Finally, at the end of every song, you’ll finish the song with one last follow the line minigame. When the song finishes you’ll be marked on a scale of 1-10 on 5 different categories, Freshness, Flow, Drama, Rhythm and Control. After tallying up your results you’ll receive one final letter grade on the level and then move on to the next.

As you continue playing different gigs and getting better scores you can also unlock new abilities that will help better your playstyle while in-game. For example, towards the beginning of the game, you’ll unlock loop attributes that can be used to change around your type of loop to generate different benefits. If you need to look into any of the game’s details there’s thankfully a how to play menu that will refresh your memory.

After you finish the campaign you have a few extra gameplay options. Firstly, you can redo the campaign on the “Medium” difficulty which really spikes up the difficulty of the game and I would recommend waiting until you feel like you’ve got a good grip on the game before starting this. You can also practice the game in the Freestyle mode or play locally with friends in Entourage mode. These are nice options that help give the game some more replayability.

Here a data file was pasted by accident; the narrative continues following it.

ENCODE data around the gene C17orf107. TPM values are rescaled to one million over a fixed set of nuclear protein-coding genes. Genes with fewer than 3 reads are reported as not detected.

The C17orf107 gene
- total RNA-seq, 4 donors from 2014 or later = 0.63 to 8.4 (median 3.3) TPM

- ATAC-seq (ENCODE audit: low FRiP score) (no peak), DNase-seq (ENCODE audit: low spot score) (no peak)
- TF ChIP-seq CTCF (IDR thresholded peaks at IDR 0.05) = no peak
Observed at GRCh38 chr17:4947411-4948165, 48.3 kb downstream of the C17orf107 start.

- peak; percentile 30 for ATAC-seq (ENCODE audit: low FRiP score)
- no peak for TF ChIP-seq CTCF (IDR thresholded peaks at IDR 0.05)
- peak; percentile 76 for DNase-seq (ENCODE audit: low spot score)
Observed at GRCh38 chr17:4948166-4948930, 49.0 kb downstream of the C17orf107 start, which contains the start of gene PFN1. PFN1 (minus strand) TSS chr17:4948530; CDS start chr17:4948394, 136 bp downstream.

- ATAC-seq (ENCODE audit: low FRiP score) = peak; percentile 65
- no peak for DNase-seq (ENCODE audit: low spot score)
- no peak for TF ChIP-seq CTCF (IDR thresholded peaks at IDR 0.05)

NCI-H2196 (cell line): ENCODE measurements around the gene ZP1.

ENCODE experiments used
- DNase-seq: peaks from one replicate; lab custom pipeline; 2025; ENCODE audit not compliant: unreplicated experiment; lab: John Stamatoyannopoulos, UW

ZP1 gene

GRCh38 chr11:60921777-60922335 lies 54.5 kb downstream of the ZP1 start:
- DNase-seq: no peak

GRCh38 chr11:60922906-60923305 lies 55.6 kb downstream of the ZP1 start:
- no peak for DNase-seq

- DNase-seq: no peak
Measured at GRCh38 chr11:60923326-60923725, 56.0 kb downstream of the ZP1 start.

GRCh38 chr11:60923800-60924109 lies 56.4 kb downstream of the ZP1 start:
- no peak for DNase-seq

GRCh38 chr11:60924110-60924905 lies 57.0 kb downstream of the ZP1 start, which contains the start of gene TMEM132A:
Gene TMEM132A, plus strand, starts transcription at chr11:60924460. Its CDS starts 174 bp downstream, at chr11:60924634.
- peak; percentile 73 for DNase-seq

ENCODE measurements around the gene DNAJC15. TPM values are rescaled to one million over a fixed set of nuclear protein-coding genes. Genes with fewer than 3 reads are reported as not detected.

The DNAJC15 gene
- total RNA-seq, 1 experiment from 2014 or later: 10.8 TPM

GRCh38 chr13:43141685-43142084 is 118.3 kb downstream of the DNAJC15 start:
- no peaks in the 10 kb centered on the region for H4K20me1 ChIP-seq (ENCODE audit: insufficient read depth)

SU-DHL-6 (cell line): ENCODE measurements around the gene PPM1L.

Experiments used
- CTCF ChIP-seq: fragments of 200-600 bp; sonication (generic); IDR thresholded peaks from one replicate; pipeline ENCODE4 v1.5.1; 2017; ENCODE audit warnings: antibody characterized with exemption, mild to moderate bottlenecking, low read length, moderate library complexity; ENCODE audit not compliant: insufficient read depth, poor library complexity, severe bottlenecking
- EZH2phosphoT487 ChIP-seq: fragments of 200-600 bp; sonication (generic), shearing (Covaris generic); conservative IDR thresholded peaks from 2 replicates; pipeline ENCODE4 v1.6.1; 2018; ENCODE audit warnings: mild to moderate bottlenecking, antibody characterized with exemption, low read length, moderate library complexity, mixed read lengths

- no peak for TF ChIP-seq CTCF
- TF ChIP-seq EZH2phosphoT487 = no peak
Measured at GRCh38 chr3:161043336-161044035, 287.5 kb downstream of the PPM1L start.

My only issues with Hexagroove’s gameplay come from the length of its campaign and just how niche of a game it is. The campaign will most likely only take you an hour or two to finish and if you’re not interested in replaying on a higher difficulty or for a better rank then you may not be satisfied with such a short campaign. Furthermore, Hexagroove is a very niche game and while the rhythm genre as a whole is, this game in particular really hits home with it. A specific group of people will really enjoy this, but it’s not for everyone.


Hexagroove has a fantastic colorful design and palette that really makes each level stand out. The game’s visual style is a mix of different designs that do well to represent the feeling of playing a show. With the tools and different instruments, you’re given there’s a large variety of different music you can create. For the more creative players out there, you’ll likely find some fun to be had with Hexagroove.

Technical Issues

During my time with Hexagroove, I can happily report I experienced no technical issues.


While it’s short campaign and appeal to a small demographic may stop some players from picking this up, this is absolutely worth it for fans of the rhythm genre. It has an interesting gameplay loop that’s challenging and unique, which isn’t always easy to come by. If you’ve dreamed of being a DJ and want to try it out in the virtual world, then you should really pick this one up.



  • Interesting & Unique Gameplay Loop
  • Unlockable Content and Freestyle Mode
  • Multiple Difficulty Options
  • Great Visuals & Sound Design


  • Short Campaign
  • Appeals to a Small Audience of Players